Canada’s New Nutrition Guidelines Lead to Massive Tofu Shortage

Quebec is experiencing a tofu shortage, according to CTV News Montreal. The shortage comes after Canada’s new nutrition guidelines emphasized the importance of plant-based protein and nearly cut the dairy category altogether.

Tofu has always been popular in the province, according to Sylvain Charlebois, a professor of food distribution and policy at Dalhousie University. But, Health Canada’s 2019 food guide, and its focus on vegan food, has seen demand soar.

Charlebois told CTV, “26 [percent] of Quebecers will eat tofu on a regular basis versus 16 [percent] in the rest of Canada.”

Unisoya and Soyarie – Quebec’s two main tofu suppliers – are struggling to keep up with Quebec’s demand; the former is not selling to major chains until it can sort out supply issues.

“Grocery chains tend to demand a lot of product and they go after their vendors and usually they buy in bulk,” explained Charlebois. “When there are backorders, it’ll effect several stores at once.”

For tofu-lovers, this may seem like bad news. However, Charlebois maintains that the shortage is actually good news in the long term; both major tofu companies are currently expanding their factories in an attempt to keep up with the demand.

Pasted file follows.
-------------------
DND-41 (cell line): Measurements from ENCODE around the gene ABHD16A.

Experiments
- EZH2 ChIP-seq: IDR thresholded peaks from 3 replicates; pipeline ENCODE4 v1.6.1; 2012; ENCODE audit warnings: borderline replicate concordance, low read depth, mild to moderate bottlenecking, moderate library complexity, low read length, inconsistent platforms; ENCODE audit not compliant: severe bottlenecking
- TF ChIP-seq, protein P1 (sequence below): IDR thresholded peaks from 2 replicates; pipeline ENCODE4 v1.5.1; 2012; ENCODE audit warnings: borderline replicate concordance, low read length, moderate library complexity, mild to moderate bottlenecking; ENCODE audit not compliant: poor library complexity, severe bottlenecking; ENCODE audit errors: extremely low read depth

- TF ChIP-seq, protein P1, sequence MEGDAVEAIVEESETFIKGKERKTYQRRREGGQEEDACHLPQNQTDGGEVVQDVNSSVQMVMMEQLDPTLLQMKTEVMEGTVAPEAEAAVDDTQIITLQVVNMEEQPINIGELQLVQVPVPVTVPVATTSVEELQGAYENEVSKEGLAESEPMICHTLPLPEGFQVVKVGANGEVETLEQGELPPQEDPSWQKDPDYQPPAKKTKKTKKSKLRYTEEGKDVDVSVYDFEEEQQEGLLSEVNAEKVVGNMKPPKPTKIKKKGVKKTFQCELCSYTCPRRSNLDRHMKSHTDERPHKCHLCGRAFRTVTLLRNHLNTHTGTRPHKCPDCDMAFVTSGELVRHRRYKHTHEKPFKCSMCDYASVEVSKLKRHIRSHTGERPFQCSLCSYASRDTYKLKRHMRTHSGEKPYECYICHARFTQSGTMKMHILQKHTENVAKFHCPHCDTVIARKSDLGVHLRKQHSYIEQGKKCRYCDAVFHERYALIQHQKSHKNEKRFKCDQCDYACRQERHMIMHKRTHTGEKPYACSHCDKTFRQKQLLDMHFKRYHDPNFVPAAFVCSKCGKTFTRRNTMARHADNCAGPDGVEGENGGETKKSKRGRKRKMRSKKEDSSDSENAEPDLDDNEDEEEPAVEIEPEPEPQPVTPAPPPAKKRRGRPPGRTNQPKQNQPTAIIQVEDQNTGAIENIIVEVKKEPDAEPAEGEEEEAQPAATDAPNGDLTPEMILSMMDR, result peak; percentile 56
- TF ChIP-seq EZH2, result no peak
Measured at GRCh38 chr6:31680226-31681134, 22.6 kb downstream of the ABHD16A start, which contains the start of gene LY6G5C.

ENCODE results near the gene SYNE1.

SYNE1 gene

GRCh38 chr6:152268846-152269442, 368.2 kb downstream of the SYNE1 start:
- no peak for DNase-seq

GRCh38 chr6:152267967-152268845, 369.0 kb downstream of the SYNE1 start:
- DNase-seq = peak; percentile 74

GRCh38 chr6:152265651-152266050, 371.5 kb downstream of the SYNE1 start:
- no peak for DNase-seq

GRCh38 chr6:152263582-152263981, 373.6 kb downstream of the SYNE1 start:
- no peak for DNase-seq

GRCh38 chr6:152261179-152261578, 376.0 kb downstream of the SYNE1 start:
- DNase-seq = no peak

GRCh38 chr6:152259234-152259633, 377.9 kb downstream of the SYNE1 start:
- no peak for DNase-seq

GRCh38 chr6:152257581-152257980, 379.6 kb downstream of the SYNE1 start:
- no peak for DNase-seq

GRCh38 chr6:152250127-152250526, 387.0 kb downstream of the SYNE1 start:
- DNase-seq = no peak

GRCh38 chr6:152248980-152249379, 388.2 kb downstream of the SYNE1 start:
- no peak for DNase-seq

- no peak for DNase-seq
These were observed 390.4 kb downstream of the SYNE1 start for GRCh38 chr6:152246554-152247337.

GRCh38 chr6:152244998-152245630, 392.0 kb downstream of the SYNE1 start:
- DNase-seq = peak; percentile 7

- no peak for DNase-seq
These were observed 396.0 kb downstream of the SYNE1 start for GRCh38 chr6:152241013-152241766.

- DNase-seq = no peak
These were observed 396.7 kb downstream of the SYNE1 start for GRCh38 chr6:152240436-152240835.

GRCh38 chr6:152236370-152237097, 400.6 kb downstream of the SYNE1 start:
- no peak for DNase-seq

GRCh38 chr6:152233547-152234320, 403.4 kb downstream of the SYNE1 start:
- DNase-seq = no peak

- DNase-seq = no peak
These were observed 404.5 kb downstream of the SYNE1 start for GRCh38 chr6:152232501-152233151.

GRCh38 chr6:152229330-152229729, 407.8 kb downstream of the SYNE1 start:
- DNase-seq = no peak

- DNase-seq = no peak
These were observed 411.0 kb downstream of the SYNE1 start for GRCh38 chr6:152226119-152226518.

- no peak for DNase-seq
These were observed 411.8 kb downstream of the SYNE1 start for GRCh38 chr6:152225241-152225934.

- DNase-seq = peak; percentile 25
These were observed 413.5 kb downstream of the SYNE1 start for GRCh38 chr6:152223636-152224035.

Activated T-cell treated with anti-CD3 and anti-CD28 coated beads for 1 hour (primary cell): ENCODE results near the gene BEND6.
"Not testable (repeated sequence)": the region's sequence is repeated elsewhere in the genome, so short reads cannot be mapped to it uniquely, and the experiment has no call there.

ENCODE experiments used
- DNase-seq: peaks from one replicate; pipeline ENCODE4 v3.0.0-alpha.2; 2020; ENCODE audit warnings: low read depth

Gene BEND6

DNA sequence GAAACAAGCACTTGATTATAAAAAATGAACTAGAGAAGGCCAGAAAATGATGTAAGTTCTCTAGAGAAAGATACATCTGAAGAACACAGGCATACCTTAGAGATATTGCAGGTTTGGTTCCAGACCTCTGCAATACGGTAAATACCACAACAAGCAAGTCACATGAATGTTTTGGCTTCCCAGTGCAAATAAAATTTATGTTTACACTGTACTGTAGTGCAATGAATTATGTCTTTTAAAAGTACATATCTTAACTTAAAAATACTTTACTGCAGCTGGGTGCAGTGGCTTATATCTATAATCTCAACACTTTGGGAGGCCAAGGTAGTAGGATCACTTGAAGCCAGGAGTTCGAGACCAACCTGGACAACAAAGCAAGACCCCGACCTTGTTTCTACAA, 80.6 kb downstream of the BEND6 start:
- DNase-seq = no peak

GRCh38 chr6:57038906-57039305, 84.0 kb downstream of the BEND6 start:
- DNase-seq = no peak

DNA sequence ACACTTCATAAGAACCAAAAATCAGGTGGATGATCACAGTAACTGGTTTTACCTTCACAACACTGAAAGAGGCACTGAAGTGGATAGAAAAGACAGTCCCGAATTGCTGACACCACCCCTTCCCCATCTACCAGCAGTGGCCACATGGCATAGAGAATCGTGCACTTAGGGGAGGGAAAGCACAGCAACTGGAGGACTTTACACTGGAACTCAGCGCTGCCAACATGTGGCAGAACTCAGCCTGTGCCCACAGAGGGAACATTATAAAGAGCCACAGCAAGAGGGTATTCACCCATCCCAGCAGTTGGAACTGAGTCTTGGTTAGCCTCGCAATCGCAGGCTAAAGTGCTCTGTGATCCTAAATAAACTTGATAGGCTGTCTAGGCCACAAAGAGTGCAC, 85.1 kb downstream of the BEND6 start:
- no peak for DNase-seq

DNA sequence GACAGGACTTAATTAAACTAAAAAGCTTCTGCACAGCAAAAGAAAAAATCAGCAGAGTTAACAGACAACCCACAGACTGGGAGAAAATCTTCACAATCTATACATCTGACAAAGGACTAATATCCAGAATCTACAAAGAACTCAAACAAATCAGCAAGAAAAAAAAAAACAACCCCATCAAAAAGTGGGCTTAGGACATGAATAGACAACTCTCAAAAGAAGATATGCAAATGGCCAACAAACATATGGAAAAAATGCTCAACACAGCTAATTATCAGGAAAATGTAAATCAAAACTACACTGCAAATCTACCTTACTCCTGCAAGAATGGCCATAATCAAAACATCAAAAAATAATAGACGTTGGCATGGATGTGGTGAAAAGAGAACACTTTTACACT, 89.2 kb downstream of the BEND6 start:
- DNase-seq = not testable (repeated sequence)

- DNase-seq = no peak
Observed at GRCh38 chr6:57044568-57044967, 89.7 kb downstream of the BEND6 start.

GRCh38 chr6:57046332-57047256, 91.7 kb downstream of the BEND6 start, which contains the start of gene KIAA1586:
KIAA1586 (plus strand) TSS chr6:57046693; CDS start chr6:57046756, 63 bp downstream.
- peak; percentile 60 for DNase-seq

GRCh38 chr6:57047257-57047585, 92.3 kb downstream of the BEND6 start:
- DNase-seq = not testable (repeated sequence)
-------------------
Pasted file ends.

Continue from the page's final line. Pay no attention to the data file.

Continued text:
“It’s actually good news if there are expansion projects going on in tofu,” he said. “It means that financiers in the tofu sector expect demand for tofu to increase over time.”

One company that has noticed the surge in demand since the new food guidelines is Supermarche PA, a Montreal-based supermarket chain. Nick Lup, the manager of the company, told CTV, “We had a spike in demand of the plain tofu and a lot of the people are now getting more educated, asking pertinent questions, asking around and wanting more to consume this healthy alternative,” he said.

It’s not just in Quebec where demand is increasing for vegan food. Across Canada, consumers are becoming more conscious of the effects of meat and dairy consumption on their health, the environment, and the animals. According to a study from November 2018, again from Dalhousie University, 6.4 million Canadians are consciously limiting their meat consumption.

And it’s young people leading the way, according to Charlebois. He told LIVEKINDLY last year, “[Young consumers] are more likely to consider factors like climate change and animal welfare as critical issues while consuming meat products.”

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